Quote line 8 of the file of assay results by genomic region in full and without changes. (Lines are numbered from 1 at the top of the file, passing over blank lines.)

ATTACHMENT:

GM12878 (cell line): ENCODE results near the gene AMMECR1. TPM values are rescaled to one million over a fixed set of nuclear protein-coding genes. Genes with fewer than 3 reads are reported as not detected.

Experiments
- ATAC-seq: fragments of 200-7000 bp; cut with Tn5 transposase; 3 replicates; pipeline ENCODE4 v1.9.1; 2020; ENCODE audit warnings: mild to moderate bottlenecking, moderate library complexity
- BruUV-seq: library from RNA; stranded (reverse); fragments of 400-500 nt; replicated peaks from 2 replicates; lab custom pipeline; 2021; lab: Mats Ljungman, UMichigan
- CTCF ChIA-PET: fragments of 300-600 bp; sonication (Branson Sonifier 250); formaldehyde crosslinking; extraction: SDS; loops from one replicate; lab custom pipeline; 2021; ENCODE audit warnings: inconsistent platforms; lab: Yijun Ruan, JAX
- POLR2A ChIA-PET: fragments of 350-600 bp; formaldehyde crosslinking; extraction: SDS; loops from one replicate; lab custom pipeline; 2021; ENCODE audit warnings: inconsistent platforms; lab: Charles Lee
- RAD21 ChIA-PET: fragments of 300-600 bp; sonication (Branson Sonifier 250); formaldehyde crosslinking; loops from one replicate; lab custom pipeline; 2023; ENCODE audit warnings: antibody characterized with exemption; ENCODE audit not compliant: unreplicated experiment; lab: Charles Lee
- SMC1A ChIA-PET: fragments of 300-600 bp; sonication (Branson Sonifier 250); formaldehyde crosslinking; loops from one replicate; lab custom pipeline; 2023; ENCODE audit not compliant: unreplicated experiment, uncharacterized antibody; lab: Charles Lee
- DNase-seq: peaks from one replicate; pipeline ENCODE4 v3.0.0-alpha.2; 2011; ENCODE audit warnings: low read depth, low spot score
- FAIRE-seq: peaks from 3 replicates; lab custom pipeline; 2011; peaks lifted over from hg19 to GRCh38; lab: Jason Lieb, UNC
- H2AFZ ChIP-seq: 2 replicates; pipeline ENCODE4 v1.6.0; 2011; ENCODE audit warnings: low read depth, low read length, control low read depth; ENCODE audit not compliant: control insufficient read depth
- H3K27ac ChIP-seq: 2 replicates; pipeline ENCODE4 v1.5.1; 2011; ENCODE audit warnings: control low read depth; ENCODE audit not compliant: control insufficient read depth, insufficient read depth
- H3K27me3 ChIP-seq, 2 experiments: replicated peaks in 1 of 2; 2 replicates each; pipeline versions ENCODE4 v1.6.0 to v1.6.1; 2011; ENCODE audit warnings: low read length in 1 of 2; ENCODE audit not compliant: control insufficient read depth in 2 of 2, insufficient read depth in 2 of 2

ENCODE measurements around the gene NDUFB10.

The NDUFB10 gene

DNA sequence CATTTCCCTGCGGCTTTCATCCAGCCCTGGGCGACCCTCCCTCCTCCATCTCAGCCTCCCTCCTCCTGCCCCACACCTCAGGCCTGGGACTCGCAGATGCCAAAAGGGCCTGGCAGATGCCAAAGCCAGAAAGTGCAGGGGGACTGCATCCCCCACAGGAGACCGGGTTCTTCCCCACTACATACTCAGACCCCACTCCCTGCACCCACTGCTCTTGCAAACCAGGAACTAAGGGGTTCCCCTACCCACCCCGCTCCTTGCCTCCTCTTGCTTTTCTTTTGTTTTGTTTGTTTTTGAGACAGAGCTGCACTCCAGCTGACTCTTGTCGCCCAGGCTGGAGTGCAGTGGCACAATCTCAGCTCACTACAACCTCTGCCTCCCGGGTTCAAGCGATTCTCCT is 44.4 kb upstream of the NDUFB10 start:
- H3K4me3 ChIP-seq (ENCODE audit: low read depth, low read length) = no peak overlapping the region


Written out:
- SMC1A ChIA-PET: fragments of 300-600 bp; sonication (Branson Sonifier 250); formaldehyde crosslinking; loops from one replicate; lab custom pipeline; 2023; ENCODE audit not compliant: unreplicated experiment, uncharacterized antibody; lab: Charles Lee